My new book, The Neighborhood Project: Using Evolution to Improve My City, One Block at a Time, was published by Little, Brown last Wednesday and featured on National Public Radio’s Weekend Edition today.
My main objective in writing the book is to show how evolutionary science can be used to improve our lives in a practical sense, at scales both small and large. This has been the thrust of my own research over the past five years, both locally in my hometown of Binghamton, New York, and globally through the formation of the Evolution Institute, the first think tank for formulating public policy from an evolutionary perspective.
I use my personal odyssey as a narrative vehicle, but The Neighborhood Project is written as much for my academic colleagues as for the general public. Some of the foundational issues that I address include rethinking evolutionary psychology, cultural change as an evolutionary process, evolution as a new paradigm for economic policy, and how the meaning systems of the future can combine the best of current-day science and religion.
The trade-off between basic and applied science is typically imagined to be negative, as if the most interesting research isn’t very practical over the short term and the most practical research isn’t very interesting. I have discovered that for human-related evolutionary science, the trade-off is positive: The best basic scientific research is on people from all walks of life, as they go about their daily lives, which is also most relevant for solving real-world problems.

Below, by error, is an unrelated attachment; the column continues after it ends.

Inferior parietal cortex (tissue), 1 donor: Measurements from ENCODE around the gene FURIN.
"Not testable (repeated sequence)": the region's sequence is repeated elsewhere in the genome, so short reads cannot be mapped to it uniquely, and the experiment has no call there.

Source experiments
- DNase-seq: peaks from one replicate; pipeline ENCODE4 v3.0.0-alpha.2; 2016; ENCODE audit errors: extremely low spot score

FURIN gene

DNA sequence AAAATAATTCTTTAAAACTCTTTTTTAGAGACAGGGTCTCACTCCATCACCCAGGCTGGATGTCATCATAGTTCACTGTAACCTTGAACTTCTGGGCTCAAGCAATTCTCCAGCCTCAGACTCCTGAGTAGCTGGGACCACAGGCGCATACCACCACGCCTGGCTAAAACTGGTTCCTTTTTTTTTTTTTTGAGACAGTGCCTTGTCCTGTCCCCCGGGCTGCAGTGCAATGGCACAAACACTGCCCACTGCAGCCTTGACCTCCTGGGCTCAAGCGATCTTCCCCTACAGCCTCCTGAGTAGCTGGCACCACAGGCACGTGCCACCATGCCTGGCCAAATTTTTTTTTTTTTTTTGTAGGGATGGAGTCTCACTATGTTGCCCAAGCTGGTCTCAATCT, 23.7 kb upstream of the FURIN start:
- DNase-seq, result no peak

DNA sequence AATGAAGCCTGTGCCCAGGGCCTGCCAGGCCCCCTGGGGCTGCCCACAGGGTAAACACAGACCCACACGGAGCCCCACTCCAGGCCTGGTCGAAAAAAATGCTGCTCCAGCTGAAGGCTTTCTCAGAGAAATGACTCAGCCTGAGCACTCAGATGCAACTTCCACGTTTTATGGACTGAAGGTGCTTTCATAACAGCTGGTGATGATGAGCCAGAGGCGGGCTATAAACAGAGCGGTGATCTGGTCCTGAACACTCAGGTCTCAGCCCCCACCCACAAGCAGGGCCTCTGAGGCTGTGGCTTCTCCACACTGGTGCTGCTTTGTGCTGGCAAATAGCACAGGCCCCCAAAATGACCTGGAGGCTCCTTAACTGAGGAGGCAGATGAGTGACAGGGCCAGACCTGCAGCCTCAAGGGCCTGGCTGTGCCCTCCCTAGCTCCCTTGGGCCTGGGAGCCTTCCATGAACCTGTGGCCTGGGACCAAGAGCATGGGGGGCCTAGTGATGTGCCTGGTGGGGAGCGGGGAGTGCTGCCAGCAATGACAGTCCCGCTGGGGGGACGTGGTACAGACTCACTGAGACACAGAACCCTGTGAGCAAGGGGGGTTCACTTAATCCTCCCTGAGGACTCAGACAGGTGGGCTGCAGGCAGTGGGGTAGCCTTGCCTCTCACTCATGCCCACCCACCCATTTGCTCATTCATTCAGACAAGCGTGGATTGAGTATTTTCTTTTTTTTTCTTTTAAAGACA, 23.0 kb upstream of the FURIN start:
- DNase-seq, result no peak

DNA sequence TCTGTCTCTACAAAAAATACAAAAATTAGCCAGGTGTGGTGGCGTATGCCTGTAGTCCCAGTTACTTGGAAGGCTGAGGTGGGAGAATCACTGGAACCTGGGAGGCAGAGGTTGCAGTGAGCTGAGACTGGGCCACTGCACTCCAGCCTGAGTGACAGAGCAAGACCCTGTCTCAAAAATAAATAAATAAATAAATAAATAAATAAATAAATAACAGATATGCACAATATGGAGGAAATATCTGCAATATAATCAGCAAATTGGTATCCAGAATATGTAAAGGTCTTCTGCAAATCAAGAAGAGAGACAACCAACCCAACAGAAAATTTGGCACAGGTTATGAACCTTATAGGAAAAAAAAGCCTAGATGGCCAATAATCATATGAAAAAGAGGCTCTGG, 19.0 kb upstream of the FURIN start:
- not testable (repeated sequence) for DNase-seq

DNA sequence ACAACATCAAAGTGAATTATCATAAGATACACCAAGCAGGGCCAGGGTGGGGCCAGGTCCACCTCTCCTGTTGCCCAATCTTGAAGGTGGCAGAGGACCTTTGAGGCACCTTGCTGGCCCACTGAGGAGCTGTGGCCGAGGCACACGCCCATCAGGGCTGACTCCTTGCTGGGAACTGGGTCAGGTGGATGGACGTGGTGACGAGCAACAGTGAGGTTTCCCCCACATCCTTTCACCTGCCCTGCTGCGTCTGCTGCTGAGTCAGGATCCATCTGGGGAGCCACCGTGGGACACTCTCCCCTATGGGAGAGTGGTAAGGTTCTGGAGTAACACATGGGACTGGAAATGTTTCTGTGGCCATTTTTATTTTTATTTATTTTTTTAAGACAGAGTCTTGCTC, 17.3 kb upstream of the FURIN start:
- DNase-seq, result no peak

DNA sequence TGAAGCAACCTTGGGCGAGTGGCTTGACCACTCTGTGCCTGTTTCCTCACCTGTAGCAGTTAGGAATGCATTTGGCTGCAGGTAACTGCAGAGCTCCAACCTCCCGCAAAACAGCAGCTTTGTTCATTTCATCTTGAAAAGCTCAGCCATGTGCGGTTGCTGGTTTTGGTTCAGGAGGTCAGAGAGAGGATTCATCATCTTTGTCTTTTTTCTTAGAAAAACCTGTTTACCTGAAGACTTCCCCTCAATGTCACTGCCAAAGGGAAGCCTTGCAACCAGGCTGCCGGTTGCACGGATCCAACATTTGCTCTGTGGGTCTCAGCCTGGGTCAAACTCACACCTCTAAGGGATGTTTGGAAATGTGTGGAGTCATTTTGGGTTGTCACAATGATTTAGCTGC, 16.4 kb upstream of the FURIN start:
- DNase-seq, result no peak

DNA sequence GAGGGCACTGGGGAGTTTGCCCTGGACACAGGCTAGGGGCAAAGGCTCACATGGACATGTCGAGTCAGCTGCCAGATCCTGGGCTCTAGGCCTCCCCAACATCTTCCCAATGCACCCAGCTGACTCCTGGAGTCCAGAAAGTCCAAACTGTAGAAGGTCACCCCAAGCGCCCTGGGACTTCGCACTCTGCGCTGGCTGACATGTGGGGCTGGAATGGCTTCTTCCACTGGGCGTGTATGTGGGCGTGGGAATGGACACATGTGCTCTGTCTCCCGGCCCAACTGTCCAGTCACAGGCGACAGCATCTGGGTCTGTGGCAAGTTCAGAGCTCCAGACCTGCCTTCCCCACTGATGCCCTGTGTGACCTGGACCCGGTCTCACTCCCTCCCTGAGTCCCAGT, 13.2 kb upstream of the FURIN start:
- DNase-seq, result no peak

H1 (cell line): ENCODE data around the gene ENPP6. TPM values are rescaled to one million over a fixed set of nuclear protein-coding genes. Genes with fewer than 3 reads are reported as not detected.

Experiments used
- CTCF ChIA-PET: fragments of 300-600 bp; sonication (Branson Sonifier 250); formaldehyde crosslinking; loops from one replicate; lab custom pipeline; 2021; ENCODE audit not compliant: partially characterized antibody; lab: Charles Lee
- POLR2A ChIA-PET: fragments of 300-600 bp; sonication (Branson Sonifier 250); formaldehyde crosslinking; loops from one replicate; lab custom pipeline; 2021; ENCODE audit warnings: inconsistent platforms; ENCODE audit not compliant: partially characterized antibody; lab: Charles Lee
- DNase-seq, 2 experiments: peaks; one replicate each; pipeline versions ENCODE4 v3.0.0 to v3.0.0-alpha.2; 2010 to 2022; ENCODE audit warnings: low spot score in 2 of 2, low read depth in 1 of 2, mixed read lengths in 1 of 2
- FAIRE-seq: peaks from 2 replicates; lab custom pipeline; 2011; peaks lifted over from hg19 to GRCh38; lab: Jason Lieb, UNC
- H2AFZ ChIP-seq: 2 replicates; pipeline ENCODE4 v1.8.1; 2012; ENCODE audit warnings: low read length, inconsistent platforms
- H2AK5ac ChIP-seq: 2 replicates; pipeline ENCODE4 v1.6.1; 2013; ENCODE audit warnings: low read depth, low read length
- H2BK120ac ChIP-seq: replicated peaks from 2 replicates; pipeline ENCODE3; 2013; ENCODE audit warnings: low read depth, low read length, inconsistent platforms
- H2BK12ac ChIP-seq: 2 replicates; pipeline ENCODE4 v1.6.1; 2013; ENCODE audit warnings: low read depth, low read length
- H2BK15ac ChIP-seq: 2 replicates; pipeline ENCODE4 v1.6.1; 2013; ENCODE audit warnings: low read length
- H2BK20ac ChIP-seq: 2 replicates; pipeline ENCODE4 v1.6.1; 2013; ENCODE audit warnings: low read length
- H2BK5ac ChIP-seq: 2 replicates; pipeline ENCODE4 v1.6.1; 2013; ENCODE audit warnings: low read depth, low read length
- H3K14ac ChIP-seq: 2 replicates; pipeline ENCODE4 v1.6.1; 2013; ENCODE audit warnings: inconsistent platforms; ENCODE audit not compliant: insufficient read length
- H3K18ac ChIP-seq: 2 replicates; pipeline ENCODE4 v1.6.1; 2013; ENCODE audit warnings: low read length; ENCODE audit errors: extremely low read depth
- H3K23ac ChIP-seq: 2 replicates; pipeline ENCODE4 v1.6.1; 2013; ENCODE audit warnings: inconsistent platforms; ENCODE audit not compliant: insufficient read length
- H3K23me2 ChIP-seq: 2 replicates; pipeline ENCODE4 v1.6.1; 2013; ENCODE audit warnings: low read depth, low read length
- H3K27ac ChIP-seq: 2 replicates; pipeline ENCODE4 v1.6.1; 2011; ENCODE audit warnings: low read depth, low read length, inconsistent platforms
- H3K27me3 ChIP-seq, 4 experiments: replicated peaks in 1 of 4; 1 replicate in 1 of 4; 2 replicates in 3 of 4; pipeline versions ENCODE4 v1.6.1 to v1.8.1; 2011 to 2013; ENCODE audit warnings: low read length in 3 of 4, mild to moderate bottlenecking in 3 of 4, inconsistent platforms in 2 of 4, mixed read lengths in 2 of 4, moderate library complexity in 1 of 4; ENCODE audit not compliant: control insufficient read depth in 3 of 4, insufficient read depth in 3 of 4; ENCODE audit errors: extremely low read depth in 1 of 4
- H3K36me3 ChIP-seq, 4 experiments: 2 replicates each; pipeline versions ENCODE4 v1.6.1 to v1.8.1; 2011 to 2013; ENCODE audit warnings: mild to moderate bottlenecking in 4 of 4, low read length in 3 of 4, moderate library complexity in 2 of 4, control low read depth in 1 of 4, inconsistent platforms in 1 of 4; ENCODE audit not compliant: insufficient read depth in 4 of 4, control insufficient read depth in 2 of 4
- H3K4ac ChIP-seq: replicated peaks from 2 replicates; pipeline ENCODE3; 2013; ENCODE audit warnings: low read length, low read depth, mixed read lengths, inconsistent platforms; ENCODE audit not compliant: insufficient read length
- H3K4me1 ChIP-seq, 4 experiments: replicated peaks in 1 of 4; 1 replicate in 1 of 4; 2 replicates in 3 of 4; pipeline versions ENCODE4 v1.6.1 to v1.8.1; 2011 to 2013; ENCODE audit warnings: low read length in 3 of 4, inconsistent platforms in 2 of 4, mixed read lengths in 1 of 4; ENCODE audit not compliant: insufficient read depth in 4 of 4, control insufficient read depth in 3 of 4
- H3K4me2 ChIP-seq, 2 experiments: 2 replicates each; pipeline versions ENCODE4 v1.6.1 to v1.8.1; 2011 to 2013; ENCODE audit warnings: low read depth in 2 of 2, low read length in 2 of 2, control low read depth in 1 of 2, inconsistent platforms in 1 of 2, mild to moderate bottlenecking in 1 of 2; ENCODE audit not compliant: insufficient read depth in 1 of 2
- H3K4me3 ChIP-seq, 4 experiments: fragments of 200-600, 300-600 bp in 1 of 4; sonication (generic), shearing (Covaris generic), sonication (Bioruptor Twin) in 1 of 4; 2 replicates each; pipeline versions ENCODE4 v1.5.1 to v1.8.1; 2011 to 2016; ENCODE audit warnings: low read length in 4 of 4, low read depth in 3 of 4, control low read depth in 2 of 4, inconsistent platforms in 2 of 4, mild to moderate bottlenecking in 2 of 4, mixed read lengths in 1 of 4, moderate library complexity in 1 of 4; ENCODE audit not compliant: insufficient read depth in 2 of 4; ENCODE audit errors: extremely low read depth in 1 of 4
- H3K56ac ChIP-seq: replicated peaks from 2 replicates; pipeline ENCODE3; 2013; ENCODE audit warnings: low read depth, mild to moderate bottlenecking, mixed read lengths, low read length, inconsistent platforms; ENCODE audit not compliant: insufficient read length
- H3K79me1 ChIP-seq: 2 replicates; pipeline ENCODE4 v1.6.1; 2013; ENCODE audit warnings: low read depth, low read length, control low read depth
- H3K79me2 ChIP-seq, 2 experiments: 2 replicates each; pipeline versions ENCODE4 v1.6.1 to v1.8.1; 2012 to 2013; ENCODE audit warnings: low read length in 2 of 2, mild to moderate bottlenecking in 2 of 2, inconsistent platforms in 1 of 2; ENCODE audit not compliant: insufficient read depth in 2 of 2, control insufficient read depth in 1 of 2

Putting evolution to work in the real world might even cause more people in America to accept it. Science is accepted when it becomes engineering. The reason that everyone accepts physics and chemistry is not because they are supported by more facts than evolution, but because we use these sciences on a daily basis. We can’t build the physical infrastructure of our society without them. Once we realize the utility of evolutionary science for improving our personal and social infrastructures, it will be accepted just as easily. This is not just an optimistic wish but my experience on a daily basis. When I sit around a table with others to solve a practical problem in my city of Binghamton, we don’t care about each other’s religious or political beliefs. We care about our commitment to solving the problem and the resources that we bring to the table. My business card reads “Evolutionist” and most people are happy to have me sit at the table, because I’m committed to helping out and bring useful tools for the job.